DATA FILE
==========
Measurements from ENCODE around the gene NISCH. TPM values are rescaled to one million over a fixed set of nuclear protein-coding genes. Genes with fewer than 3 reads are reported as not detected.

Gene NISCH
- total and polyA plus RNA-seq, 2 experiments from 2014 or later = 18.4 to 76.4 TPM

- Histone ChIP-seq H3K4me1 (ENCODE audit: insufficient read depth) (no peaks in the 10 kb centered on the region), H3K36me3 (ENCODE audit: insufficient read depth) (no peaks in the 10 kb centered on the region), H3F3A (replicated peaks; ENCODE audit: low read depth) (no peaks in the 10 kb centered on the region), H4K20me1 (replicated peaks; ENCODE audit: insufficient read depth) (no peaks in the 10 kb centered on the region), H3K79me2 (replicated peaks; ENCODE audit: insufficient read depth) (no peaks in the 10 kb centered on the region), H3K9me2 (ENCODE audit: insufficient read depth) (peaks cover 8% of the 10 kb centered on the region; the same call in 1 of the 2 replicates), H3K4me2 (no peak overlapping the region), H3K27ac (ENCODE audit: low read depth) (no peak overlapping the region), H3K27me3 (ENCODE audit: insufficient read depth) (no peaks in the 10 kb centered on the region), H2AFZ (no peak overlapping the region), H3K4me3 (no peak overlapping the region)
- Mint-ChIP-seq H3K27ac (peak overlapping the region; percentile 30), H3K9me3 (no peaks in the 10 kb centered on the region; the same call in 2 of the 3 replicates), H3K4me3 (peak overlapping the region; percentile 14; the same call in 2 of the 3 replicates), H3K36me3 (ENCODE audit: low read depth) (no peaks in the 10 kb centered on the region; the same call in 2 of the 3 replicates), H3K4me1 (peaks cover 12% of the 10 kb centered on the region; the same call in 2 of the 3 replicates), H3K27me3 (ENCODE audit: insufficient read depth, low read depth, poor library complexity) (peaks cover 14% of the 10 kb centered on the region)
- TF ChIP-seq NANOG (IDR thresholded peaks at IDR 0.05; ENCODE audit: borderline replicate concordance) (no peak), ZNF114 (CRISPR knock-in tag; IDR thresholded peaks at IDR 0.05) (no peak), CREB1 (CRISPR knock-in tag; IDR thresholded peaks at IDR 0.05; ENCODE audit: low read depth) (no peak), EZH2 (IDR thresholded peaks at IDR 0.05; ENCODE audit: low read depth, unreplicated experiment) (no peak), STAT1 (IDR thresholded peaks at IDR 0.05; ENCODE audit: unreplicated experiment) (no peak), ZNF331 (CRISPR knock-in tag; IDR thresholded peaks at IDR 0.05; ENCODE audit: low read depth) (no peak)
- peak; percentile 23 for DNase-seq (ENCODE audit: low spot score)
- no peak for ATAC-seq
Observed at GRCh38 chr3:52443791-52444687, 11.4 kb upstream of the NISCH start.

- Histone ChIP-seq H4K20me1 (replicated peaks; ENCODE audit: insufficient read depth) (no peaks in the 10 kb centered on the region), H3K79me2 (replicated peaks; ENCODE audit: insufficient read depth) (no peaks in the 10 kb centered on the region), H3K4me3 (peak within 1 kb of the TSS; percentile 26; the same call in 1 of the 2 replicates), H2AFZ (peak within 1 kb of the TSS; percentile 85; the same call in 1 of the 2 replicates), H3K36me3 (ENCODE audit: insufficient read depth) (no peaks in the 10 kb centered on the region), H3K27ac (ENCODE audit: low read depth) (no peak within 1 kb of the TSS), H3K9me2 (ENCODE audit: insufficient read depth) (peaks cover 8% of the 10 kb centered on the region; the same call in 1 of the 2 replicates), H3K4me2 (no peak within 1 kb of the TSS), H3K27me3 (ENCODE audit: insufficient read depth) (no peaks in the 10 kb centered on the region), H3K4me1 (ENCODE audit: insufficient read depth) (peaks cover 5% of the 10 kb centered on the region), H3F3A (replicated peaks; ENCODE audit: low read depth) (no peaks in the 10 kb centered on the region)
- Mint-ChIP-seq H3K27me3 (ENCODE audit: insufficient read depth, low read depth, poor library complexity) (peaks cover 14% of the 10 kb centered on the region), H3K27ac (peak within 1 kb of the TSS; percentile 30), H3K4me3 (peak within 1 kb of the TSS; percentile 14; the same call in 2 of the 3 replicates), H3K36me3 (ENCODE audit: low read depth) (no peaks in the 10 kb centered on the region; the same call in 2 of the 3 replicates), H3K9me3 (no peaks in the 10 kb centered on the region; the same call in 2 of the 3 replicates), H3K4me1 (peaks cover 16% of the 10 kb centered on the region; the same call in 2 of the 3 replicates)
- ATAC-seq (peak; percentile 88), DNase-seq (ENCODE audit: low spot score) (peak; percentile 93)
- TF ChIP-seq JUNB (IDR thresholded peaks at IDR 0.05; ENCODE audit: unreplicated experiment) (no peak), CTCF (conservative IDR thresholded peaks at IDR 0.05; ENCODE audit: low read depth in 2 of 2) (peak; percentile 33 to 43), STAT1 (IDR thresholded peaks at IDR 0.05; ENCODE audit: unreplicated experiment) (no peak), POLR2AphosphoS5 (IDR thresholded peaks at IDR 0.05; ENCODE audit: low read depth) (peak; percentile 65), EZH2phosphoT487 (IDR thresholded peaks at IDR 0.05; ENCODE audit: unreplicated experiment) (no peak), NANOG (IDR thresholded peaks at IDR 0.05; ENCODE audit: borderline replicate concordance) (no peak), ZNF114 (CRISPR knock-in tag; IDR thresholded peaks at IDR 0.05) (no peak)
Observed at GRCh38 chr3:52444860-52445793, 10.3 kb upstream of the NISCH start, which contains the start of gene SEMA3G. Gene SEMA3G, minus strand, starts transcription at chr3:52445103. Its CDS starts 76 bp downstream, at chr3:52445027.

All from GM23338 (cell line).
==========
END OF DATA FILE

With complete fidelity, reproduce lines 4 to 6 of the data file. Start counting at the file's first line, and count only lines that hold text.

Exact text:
- Histone ChIP-seq H3K4me1 (ENCODE audit: insufficient read depth) (no peaks in the 10 kb centered on the region), H3K36me3 (ENCODE audit: insufficient read depth) (no peaks in the 10 kb centered on the region), H3F3A (replicated peaks; ENCODE audit: low read depth) (no peaks in the 10 kb centered on the region), H4K20me1 (replicated peaks; ENCODE audit: insufficient read depth) (no peaks in the 10 kb centered on the region), H3K79me2 (replicated peaks; ENCODE audit: insufficient read depth) (no peaks in the 10 kb centered on the region), H3K9me2 (ENCODE audit: insufficient read depth) (peaks cover 8% of the 10 kb centered on the region; the same call in 1 of the 2 replicates), H3K4me2 (no peak overlapping the region), H3K27ac (ENCODE audit: low read depth) (no peak overlapping the region), H3K27me3 (ENCODE audit: insufficient read depth) (no peaks in the 10 kb centered on the region), H2AFZ (no peak overlapping the region), H3K4me3 (no peak overlapping the region)
- Mint-ChIP-seq H3K27ac (peak overlapping the region; percentile 30), H3K9me3 (no peaks in the 10 kb centered on the region; the same call in 2 of the 3 replicates), H3K4me3 (peak overlapping the region; percentile 14; the same call in 2 of the 3 replicates), H3K36me3 (ENCODE audit: low read depth) (no peaks in the 10 kb centered on the region; the same call in 2 of the 3 replicates), H3K4me1 (peaks cover 12% of the 10 kb centered on the region; the same call in 2 of the 3 replicates), H3K27me3 (ENCODE audit: insufficient read depth, low read depth, poor library complexity) (peaks cover 14% of the 10 kb centered on the region)
- TF ChIP-seq NANOG (IDR thresholded peaks at IDR 0.05; ENCODE audit: borderline replicate concordance) (no peak), ZNF114 (CRISPR knock-in tag; IDR thresholded peaks at IDR 0.05) (no peak), CREB1 (CRISPR knock-in tag; IDR thresholded peaks at IDR 0.05; ENCODE audit: low read depth) (no peak), EZH2 (IDR thresholded peaks at IDR 0.05; ENCODE audit: low read depth, unreplicated experiment) (no peak), STAT1 (IDR thresholded peaks at IDR 0.05; ENCODE audit: unreplicated experiment) (no peak), ZNF331 (CRISPR knock-in tag; IDR thresholded peaks at IDR 0.05; ENCODE audit: low read depth) (no peak)